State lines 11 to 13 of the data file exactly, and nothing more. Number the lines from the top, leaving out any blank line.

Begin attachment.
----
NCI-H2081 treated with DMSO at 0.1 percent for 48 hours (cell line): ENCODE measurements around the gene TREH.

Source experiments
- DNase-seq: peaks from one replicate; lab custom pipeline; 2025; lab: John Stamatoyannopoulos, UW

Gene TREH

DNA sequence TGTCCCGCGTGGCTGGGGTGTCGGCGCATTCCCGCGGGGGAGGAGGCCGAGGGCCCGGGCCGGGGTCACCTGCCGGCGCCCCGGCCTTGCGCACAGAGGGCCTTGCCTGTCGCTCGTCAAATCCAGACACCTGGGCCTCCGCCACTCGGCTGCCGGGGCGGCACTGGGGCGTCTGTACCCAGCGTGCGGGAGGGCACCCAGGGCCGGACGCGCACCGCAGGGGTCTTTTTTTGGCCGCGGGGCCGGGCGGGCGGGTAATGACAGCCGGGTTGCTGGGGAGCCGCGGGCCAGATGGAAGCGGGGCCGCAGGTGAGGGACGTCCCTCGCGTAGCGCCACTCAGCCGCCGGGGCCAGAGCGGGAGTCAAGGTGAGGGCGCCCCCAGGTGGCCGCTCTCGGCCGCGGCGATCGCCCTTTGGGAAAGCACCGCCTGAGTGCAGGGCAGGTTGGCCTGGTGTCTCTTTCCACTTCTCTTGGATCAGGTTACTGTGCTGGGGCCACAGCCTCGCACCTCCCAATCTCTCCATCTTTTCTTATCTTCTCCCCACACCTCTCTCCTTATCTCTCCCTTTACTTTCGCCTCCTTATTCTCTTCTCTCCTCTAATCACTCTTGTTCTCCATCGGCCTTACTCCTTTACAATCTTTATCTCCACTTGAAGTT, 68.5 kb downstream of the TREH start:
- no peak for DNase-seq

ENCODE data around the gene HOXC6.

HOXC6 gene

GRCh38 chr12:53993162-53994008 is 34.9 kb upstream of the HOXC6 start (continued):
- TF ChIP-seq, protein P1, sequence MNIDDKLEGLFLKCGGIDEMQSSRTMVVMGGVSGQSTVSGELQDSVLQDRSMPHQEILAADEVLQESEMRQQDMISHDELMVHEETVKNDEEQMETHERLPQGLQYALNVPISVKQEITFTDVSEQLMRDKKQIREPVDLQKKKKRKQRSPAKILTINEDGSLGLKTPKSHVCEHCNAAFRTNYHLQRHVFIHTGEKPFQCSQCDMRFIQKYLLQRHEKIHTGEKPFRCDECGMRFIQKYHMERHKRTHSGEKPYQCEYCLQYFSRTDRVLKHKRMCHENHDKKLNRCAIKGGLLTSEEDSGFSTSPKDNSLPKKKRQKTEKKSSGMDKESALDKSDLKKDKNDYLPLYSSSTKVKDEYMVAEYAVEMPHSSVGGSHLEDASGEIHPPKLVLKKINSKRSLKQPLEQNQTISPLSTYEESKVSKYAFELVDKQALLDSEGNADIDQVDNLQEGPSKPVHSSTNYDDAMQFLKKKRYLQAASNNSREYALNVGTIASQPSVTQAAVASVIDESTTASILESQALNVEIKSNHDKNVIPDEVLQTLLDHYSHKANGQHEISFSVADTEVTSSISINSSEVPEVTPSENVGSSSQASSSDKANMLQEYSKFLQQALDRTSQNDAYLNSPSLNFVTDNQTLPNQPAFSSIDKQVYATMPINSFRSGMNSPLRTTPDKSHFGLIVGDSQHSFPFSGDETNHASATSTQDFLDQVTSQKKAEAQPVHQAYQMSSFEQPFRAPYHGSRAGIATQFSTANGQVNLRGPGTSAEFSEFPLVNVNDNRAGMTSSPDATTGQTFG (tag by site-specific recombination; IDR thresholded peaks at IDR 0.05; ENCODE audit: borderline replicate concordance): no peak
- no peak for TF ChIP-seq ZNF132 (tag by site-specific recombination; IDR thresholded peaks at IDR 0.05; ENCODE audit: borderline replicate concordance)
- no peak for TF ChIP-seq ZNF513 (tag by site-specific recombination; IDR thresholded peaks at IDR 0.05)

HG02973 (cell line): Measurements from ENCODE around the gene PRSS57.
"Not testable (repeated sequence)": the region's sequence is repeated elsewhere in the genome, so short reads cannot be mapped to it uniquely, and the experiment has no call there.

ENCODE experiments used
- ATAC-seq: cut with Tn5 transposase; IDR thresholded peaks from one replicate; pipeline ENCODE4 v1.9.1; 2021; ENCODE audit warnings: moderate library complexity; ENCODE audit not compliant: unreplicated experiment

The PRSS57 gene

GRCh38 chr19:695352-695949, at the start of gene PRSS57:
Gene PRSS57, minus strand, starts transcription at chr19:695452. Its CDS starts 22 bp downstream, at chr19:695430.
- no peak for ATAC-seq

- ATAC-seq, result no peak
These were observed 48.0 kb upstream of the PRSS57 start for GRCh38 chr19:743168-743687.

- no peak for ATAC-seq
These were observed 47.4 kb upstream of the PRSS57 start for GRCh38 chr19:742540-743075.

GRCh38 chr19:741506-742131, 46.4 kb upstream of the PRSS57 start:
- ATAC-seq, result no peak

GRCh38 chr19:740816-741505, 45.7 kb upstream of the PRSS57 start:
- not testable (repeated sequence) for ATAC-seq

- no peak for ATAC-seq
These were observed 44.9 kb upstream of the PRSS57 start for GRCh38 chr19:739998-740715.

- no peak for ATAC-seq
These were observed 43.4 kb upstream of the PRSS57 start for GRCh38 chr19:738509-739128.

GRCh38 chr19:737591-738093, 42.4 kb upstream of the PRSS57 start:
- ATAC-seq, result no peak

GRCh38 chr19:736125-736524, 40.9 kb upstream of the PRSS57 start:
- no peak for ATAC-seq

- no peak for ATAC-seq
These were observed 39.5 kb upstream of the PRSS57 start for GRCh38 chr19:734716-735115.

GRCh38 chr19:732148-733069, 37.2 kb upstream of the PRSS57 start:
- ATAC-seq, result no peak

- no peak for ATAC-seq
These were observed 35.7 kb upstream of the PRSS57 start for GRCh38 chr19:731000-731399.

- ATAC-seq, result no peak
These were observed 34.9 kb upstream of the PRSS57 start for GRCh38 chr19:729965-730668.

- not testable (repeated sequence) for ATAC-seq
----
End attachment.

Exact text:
- no peak for TF ChIP-seq ZNF132 (tag by site-specific recombination; IDR thresholded peaks at IDR 0.05; ENCODE audit: borderline replicate concordance)
- no peak for TF ChIP-seq ZNF513 (tag by site-specific recombination; IDR thresholded peaks at IDR 0.05)

HG02973 (cell line): Measurements from ENCODE around the gene PRSS57.